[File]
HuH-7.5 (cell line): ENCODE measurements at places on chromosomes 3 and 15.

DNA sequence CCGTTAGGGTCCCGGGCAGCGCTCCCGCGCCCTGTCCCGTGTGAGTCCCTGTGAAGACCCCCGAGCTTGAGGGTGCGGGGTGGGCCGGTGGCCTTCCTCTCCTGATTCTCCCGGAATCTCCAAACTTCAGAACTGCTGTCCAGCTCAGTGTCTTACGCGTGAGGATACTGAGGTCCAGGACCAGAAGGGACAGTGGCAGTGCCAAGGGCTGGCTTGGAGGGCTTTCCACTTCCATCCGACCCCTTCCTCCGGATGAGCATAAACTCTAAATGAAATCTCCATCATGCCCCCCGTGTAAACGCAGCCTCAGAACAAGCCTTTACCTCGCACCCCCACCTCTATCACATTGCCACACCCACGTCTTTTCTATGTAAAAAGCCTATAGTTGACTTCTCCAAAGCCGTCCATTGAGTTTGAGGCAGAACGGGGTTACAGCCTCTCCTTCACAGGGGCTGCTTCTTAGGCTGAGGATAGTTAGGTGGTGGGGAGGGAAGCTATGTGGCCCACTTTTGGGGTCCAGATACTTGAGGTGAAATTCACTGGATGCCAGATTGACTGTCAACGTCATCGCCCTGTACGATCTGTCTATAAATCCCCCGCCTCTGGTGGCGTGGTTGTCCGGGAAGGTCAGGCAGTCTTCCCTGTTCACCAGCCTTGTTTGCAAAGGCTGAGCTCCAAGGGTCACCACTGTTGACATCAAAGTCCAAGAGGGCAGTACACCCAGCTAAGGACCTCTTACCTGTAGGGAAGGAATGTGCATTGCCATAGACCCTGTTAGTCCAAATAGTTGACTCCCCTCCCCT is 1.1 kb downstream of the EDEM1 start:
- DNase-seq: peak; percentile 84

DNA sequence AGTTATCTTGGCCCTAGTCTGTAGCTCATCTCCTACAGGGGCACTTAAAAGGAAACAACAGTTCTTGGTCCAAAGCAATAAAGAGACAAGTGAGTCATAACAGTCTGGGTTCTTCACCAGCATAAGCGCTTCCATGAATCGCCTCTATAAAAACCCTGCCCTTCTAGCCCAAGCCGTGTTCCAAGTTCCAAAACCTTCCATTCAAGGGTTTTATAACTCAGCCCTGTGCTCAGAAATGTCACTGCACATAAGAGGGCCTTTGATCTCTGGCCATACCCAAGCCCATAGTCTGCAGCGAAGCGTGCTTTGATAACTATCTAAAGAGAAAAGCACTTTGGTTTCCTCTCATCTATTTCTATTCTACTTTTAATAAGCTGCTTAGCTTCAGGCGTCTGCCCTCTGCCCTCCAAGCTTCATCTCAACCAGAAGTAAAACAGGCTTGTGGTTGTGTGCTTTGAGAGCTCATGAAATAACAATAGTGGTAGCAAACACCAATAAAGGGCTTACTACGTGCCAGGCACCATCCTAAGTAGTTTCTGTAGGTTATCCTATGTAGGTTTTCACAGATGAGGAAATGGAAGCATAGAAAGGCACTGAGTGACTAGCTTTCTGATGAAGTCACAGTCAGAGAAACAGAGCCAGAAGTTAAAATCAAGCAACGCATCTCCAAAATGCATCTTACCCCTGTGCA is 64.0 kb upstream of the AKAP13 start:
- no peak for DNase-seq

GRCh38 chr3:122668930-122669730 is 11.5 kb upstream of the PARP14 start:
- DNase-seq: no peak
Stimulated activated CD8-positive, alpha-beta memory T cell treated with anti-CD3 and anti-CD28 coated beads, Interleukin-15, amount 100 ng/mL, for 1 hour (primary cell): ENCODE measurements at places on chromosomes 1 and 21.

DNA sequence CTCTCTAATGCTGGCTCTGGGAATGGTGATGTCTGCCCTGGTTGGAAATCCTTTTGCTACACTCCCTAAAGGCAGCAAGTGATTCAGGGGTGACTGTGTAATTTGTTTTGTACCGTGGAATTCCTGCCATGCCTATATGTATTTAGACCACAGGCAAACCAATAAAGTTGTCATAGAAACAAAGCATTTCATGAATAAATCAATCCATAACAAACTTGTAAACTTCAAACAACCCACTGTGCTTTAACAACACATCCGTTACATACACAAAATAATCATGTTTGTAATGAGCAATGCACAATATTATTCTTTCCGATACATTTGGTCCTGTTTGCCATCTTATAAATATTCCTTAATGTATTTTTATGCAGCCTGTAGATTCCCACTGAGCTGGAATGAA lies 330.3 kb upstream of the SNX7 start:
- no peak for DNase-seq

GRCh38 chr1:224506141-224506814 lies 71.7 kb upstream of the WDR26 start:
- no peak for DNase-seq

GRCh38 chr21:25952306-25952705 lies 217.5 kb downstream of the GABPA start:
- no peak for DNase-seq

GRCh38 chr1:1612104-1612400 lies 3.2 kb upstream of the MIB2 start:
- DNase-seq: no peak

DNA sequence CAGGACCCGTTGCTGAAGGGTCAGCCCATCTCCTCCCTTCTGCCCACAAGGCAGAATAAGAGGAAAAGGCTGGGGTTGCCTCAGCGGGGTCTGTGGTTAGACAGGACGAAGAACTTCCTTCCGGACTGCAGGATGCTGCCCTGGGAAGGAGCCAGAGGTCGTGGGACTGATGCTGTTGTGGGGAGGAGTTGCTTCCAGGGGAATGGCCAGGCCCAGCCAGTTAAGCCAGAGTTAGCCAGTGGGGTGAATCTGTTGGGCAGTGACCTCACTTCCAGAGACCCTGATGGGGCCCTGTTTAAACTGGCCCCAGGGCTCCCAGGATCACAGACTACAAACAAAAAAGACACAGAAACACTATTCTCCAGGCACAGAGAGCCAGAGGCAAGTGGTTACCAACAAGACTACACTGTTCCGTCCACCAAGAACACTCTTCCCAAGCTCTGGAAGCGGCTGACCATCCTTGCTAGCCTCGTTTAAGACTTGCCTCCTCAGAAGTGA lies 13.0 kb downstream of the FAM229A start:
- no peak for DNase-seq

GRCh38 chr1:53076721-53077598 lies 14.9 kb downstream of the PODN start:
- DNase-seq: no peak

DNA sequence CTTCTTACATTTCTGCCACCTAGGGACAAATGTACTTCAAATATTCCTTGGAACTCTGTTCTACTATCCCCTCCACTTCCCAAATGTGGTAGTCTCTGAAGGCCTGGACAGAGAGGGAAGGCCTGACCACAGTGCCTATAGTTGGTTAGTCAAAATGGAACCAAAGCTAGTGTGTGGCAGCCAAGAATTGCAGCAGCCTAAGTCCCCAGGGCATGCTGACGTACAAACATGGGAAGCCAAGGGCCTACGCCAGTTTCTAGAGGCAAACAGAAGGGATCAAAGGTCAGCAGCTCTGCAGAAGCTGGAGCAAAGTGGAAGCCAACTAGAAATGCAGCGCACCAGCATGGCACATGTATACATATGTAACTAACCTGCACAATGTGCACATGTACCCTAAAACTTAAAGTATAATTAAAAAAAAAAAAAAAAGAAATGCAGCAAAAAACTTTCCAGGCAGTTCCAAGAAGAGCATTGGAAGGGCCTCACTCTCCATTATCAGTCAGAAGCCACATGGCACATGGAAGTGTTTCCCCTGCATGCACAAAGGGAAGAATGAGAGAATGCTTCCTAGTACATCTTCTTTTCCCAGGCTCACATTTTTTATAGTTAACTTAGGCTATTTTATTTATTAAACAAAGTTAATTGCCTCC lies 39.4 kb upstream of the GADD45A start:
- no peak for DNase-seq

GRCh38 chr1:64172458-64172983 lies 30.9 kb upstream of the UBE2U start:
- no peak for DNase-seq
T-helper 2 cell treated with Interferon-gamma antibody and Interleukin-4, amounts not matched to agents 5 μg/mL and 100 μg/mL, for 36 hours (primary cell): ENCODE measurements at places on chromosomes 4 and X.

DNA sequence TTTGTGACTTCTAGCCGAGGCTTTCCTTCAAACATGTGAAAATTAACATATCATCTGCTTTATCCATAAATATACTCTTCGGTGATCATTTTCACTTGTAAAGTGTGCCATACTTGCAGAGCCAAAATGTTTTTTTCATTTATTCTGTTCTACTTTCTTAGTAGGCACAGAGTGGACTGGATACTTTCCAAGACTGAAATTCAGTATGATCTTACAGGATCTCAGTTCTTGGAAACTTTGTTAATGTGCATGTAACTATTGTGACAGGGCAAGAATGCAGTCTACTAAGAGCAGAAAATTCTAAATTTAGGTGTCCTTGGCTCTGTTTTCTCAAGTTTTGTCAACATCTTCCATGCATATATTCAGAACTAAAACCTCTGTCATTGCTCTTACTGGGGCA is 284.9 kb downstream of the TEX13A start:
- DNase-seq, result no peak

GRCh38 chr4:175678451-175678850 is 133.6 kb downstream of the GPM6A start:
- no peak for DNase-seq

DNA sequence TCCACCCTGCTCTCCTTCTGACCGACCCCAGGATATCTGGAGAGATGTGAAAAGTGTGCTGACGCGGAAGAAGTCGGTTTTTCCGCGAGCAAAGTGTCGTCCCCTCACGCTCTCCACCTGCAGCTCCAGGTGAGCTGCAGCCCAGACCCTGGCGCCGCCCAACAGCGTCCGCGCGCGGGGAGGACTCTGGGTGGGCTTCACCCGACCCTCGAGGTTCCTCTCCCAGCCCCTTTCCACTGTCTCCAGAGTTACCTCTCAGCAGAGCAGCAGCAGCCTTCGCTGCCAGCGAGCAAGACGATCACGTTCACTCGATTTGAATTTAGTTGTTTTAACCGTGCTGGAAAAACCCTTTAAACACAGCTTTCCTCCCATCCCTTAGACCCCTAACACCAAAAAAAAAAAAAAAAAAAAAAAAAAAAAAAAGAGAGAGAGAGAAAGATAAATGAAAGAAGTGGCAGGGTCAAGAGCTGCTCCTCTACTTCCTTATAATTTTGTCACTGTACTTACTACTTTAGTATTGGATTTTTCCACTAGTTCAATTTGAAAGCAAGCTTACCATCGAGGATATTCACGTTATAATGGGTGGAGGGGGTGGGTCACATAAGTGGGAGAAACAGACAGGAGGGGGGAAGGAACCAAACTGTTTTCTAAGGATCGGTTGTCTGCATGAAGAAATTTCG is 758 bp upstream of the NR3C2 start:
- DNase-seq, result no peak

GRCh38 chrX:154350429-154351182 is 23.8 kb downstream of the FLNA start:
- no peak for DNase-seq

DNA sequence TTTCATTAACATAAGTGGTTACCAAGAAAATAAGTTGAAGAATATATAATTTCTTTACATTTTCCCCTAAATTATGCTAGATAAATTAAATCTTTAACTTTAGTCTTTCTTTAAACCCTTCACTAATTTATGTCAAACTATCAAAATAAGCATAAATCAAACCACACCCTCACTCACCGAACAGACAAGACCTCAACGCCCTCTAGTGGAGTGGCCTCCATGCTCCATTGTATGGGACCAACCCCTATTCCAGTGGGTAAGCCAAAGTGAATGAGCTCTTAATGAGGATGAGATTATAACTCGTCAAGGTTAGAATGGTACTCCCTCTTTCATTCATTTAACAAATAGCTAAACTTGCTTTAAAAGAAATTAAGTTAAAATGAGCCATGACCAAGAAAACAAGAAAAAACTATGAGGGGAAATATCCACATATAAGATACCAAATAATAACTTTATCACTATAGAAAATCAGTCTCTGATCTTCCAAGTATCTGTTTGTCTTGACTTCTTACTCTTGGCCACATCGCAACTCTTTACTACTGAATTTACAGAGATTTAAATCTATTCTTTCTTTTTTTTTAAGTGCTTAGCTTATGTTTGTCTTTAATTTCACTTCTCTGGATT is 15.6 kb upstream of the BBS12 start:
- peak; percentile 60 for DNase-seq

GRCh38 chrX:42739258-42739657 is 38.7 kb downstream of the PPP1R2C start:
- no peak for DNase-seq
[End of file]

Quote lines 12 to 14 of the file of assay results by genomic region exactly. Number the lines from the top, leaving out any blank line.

- no peak for DNase-seq

GRCh38 chr21:25952306-25952705 lies 217.5 kb downstream of the GABPA start:
- no peak for DNase-seq